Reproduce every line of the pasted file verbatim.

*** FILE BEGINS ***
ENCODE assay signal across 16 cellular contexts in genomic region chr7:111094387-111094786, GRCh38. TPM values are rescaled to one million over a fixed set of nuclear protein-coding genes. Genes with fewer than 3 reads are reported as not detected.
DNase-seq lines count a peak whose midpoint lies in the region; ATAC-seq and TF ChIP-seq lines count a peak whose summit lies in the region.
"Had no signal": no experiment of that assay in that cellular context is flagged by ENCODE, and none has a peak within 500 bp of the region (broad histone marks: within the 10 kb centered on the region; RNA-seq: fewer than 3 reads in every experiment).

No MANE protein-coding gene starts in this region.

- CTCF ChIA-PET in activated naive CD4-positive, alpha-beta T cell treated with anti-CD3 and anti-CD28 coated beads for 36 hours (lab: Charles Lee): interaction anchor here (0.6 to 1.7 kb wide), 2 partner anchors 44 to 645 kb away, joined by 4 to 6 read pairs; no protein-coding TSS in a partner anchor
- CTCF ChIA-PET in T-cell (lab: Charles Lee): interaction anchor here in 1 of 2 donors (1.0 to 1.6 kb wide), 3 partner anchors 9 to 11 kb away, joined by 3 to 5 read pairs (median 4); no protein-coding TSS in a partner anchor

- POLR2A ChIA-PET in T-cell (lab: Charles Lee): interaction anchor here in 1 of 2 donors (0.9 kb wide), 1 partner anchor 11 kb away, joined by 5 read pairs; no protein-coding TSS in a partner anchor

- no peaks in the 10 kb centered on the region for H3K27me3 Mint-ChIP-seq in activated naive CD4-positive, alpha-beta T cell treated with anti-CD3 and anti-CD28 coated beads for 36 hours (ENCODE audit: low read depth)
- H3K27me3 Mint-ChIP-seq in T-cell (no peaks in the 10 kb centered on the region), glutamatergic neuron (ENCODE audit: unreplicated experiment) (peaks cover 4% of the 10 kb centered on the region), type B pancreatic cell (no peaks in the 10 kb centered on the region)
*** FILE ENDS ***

ENCODE assay signal across 16 cellular contexts in genomic region chr7:111094387-111094786, GRCh38. TPM values are rescaled to one million over a fixed set of nuclear protein-coding genes. Genes with fewer than 3 reads are reported as not detected.
DNase-seq lines count a peak whose midpoint lies in the region; ATAC-seq and TF ChIP-seq lines count a peak whose summit lies in the region.
"Had no signal": no experiment of that assay in that cellular context is flagged by ENCODE, and none has a peak within 500 bp of the region (broad histone marks: within the 10 kb centered on the region; RNA-seq: fewer than 3 reads in every experiment).

No MANE protein-coding gene starts in this region.

- CTCF ChIA-PET in activated naive CD4-positive, alpha-beta T cell treated with anti-CD3 and anti-CD28 coated beads for 36 hours (lab: Charles Lee): interaction anchor here (0.6 to 1.7 kb wide), 2 partner anchors 44 to 645 kb away, joined by 4 to 6 read pairs; no protein-coding TSS in a partner anchor
- CTCF ChIA-PET in T-cell (lab: Charles Lee): interaction anchor here in 1 of 2 donors (1.0 to 1.6 kb wide), 3 partner anchors 9 to 11 kb away, joined by 3 to 5 read pairs (median 4); no protein-coding TSS in a partner anchor

- POLR2A ChIA-PET in T-cell (lab: Charles Lee): interaction anchor here in 1 of 2 donors (0.9 kb wide), 1 partner anchor 11 kb away, joined by 5 read pairs; no protein-coding TSS in a partner anchor

- no peaks in the 10 kb centered on the region for H3K27me3 Mint-ChIP-seq in activated naive CD4-positive, alpha-beta T cell treated with anti-CD3 and anti-CD28 coated beads for 36 hours (ENCODE audit: low read depth)
- H3K27me3 Mint-ChIP-seq in T-cell (no peaks in the 10 kb centered on the region), glutamatergic neuron (ENCODE audit: unreplicated experiment) (peaks cover 4% of the 10 kb centered on the region), type B pancreatic cell (no peaks in the 10 kb centered on the region)